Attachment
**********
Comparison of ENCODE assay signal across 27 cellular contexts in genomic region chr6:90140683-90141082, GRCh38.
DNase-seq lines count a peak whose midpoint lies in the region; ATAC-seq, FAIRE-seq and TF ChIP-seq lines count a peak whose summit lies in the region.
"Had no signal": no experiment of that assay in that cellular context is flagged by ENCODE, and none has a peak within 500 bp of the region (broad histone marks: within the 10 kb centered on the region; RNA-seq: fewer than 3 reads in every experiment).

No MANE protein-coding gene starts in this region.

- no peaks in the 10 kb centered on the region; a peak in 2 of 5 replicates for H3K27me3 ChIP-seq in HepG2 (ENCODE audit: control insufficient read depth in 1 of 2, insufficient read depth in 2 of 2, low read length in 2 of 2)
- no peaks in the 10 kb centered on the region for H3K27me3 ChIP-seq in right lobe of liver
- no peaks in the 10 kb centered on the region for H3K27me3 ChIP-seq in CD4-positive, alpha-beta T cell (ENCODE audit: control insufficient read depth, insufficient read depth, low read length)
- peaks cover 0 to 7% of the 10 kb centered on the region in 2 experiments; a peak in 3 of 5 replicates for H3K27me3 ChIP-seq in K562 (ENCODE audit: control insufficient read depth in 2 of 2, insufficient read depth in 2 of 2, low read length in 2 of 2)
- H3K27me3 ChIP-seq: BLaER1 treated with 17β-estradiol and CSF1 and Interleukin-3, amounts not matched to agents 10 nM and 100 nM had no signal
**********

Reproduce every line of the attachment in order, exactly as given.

Comparison of ENCODE assay signal across 27 cellular contexts in genomic region chr6:90140683-90141082, GRCh38.
DNase-seq lines count a peak whose midpoint lies in the region; ATAC-seq, FAIRE-seq and TF ChIP-seq lines count a peak whose summit lies in the region.
"Had no signal": no experiment of that assay in that cellular context is flagged by ENCODE, and none has a peak within 500 bp of the region (broad histone marks: within the 10 kb centered on the region; RNA-seq: fewer than 3 reads in every experiment).

No MANE protein-coding gene starts in this region.

- no peaks in the 10 kb centered on the region; a peak in 2 of 5 replicates for H3K27me3 ChIP-seq in HepG2 (ENCODE audit: control insufficient read depth in 1 of 2, insufficient read depth in 2 of 2, low read length in 2 of 2)
- no peaks in the 10 kb centered on the region for H3K27me3 ChIP-seq in right lobe of liver
- no peaks in the 10 kb centered on the region for H3K27me3 ChIP-seq in CD4-positive, alpha-beta T cell (ENCODE audit: control insufficient read depth, insufficient read depth, low read length)
- peaks cover 0 to 7% of the 10 kb centered on the region in 2 experiments; a peak in 3 of 5 replicates for H3K27me3 ChIP-seq in K562 (ENCODE audit: control insufficient read depth in 2 of 2, insufficient read depth in 2 of 2, low read length in 2 of 2)
- H3K27me3 ChIP-seq: BLaER1 treated with 17β-estradiol and CSF1 and Interleukin-3, amounts not matched to agents 10 nM and 100 nM had no signal